Green Nations: White Papers and Technological Innovations Are One Thing, but Implementation Is Another. So Which Countries Are Committed to Switching to Renewable Energy? (Renewable-Energy Special)

Geographical, August 2003 | Go to article overview

Green Nations: White Papers and Technological Innovations Are One Thing, but Implementation Is Another. So Which Countries Are Committed to Switching to Renewable Energy? (Renewable-Energy Special)


Spain Ten years ago, Spain had virtually no renewable-energy capacity, but today it's a big success story for wind power, capable of producing just under 5,000 megawatts. It's home to Gamesa, the world's fourth-largest wind-turbine manufacturer, and BP Solar's main European manufacturing base. Assisted by high electricity tariffs and supportive governments, Spain's biomass and solar industries are also growing.

Germany The global leader for wind and solar power, with the biomass and fuel-cell industries close behind. Germany has more than 12,000MW of capacity--more than 5 per cent of the country's electricity. This is remarkable, given that its wind resources aren't the best in Europe. Its '100,000 solar roofs' programme has been a huge success and is ahead of target. Critical to the success has been a public and political consensus to support renewables and move away from nuclear power, and lucrative 'feed-in' tariffs that not only provide an attractive price for developers but ensure that the big utilities have to take the electricity.

Japan The Japanese are keen to reduce their dependence on oil and gas. And this will happen now that their utilities are required by law to take a proportion of energy from renewable sources. Their '70,000 solar roofs' programme is well advanced and they also have a small wind-power programme. Four Japanese companies are in the top-ten solar-cell producers.

USA Has the resources to be self-sufficient in renewable energy--in particular biomass, solar, wind and hydro--but a cheap-fuel policy and a political system heavily funded, and influenced, by fossil-fuel companies has slowed uptake. However, individual states have broken the pattern: Texas and Iowa are big successes on the wind front; California has a long-standing wind programme and solar energy is now getting significant support. A number of US companies are at the forefront of new biomass, fuel-cell and solar-cell developments.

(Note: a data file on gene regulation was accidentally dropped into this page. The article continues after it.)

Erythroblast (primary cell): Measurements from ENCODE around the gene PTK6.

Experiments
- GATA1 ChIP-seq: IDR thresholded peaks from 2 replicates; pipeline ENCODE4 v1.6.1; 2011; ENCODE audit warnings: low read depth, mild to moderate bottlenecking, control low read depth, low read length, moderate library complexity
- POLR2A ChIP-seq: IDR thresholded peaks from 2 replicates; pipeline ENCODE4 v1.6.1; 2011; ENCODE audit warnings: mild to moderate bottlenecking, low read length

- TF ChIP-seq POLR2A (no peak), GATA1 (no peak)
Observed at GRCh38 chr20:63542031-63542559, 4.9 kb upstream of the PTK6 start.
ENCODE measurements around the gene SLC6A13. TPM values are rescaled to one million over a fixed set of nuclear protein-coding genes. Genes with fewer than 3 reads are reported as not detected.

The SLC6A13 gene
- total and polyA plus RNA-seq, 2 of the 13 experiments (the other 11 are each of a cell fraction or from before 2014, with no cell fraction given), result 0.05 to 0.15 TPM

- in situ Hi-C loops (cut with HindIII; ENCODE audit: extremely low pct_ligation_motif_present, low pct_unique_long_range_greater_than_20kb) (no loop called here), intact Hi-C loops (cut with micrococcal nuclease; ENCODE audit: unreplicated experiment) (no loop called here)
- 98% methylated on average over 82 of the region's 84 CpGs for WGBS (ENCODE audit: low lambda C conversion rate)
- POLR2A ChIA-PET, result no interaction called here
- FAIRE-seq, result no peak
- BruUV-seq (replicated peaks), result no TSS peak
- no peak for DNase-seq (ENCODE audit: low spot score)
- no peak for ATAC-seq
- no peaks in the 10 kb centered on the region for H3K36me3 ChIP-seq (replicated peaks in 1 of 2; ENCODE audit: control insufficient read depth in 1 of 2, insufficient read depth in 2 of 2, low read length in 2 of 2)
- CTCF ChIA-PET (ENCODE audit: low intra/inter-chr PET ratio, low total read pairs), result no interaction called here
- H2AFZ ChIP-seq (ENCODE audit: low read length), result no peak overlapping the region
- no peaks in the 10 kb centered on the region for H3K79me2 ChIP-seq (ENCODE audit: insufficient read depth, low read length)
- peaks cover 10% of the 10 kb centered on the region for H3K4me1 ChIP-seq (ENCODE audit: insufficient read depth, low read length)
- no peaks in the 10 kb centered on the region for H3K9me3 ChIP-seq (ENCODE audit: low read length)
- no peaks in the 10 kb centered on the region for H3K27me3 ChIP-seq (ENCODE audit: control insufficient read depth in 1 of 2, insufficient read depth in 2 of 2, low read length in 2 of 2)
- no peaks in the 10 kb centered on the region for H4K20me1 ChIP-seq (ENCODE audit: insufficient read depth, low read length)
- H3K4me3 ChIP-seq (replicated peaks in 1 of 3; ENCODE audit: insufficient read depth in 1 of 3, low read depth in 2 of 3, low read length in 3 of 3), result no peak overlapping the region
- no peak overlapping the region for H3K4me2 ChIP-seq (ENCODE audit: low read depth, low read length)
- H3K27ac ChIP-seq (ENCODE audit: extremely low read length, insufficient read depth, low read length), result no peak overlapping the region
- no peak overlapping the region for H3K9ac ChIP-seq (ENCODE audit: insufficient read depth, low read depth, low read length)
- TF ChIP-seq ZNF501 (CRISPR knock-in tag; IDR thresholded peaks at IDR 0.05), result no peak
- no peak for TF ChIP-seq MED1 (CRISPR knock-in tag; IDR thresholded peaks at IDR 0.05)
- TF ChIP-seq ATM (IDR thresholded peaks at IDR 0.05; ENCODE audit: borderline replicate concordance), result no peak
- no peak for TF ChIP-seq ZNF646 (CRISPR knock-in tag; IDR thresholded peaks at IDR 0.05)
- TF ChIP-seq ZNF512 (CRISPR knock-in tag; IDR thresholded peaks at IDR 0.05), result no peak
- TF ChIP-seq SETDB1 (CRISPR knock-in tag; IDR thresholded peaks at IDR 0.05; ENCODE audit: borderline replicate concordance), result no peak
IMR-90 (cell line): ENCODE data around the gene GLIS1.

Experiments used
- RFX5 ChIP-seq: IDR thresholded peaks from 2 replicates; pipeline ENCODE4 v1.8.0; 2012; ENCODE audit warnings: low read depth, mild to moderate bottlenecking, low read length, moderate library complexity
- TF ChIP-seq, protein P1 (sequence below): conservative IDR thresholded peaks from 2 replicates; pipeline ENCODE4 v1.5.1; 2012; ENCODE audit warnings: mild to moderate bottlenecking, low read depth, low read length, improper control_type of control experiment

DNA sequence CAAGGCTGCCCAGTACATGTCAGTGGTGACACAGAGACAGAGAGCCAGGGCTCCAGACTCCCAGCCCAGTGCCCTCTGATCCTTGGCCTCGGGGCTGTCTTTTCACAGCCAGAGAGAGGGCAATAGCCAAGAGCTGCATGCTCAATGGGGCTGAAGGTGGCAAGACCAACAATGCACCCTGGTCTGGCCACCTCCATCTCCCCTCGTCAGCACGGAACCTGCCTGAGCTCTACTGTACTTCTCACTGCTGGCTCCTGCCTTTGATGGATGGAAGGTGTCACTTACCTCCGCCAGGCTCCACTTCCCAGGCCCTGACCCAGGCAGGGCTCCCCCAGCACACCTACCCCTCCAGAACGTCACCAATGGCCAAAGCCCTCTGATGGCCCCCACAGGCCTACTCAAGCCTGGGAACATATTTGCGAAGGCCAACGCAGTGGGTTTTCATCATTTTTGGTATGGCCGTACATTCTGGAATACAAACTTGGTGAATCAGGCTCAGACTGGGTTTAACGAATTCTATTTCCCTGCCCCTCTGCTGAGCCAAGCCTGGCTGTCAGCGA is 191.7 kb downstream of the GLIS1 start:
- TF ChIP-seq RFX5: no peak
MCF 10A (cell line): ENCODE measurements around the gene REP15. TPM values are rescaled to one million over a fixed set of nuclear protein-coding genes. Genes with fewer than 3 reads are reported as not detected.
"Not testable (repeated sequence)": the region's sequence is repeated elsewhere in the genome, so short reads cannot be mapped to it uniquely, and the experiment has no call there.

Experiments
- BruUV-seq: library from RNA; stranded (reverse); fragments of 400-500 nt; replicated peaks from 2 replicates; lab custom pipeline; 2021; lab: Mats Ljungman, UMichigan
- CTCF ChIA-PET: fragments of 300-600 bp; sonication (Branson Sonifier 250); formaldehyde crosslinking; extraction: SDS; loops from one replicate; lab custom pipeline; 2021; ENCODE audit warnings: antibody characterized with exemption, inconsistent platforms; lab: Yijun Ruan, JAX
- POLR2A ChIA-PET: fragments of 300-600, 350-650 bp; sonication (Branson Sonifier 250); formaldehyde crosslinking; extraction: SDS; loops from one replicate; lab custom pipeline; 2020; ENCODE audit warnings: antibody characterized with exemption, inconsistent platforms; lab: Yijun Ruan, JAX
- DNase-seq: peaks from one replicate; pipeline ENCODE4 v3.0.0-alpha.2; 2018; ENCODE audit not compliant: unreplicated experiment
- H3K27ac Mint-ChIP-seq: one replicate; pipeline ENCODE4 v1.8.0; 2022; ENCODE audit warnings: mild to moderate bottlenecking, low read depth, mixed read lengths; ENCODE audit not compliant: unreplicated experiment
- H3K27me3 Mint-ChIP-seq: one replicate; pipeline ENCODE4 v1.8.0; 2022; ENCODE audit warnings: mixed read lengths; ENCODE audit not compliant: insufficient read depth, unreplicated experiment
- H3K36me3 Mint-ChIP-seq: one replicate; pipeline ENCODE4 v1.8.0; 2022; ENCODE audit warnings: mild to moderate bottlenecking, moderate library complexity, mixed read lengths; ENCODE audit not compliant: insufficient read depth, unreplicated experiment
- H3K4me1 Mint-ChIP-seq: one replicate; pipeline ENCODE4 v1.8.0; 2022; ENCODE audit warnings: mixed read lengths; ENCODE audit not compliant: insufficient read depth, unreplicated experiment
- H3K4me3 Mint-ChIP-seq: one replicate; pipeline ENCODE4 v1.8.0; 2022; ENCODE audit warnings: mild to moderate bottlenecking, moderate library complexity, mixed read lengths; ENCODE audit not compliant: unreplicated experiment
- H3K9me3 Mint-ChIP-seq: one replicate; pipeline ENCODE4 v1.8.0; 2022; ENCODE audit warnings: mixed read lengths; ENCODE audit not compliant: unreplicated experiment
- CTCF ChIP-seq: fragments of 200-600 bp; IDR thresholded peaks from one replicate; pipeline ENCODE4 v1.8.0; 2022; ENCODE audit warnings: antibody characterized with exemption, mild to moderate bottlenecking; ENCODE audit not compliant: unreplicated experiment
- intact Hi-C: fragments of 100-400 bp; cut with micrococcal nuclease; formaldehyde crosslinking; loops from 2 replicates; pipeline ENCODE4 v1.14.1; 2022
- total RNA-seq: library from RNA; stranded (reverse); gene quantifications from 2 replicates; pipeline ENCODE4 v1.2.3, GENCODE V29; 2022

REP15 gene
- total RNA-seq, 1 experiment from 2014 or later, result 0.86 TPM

Denmark A long-time pioneer of renewables, with strong political consensus over energy policy based on high prices, energy efficiency, combined heat and power plants and renewables. Almost ten per cent of the country's electricity comes from wind power, and there are plans to triple that. The country is home to three of the top six wind-turbine manufacturers; Vestas is number one, with 22 per cent of global market share. Offshore wind-power programmes are now set to take off and biomass systems using wood-chip heating and anaerobic digestion are also doing well.

Kenya As a poor country with little coherent policy or government financial support, Kenya is where necessity truly is the mother of invention. More than 30,000 solar photovoltaic systems are in use, driven by a serious power shortage and little access to electricity in rural areas. …

The rest of this article is only available to active members of Questia

Sign up now for a free, 1-day trial and receive full access to:

  • Questia's entire collection
  • Automatic bibliography creation
  • More helpful research tools like notes, citations, and highlights
  • Ad-free environment